Your digital footprint is key to getting noticed by employers during COVID-19. According to a 2017 CareerBuilder survey, 70% of employers use social media to screen candidates; therefore, students should be careful not to post inappropriate or controversial content on their personal social media pages and profiles.

Students should take advantage of professional social platforms like LinkedIn to market their skills, talents, and experiences.

At the same time, learners should take advantage of professional social platforms like LinkedIn to market their skills, talents, and experiences. Be sure your profile reflects your most up-to-date employment and educational history. You might also ask former professors, mentors, advisors, and supervisors to write a LinkedIn recommendation for you to help increase your visibility and strengthen your digital brand.

Another step you can take is to set up a personal website or digital portfolio through which you can show off any projects you've completed or contributed to. HubSpot maintains a handy list of free websites you can use to create an impressive digital portfolio.

As mentioned above, Handshake is a great tool for college students and recent graduates to connect with potential employers. Check that your demographic information, including your academic major, contact information, and graduation year, are all up to date. You can also select the types of jobs and industries you're interested in.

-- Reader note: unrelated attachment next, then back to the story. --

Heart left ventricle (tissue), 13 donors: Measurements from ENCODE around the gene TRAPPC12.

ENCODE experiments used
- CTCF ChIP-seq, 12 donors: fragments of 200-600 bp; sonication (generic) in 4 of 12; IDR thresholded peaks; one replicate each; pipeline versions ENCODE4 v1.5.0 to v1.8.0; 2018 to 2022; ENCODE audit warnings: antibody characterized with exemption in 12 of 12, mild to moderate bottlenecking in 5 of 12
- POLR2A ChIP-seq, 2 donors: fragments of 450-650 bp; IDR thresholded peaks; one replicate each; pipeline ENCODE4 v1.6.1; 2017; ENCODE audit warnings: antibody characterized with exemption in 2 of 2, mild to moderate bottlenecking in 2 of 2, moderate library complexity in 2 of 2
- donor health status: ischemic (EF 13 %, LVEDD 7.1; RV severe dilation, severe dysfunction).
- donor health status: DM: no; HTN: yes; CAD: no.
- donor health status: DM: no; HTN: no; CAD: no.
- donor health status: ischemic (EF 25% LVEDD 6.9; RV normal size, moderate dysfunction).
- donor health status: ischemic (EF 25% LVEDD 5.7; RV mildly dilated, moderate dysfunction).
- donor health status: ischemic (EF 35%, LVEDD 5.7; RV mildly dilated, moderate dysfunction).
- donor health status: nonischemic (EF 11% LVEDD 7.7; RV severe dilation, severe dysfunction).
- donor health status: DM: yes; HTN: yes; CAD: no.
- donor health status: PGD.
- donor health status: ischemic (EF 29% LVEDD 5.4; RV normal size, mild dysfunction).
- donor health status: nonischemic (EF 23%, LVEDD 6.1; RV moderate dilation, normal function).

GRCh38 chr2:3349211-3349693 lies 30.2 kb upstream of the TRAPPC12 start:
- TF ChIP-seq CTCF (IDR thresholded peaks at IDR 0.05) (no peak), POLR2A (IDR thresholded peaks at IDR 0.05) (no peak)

Finally, don't forget to upload a current copy of your resume. The following video presents helpful tips on how to update your Handshake profile for a virtual job fair:

Find Out What Employers Will Attend the Fair

Candidates who do their research convey to employers that they're serious about potential work opportunities. With online career fairs, you can register to attend sessions with specific employers. As such, it's important that you research each company you plan on meeting with at least 2-3 days in advance.

Familiarize yourself with each company's mission, read employee reviews on sites like Indeed and Glassdoor, and view open positions on Handshake and company websites.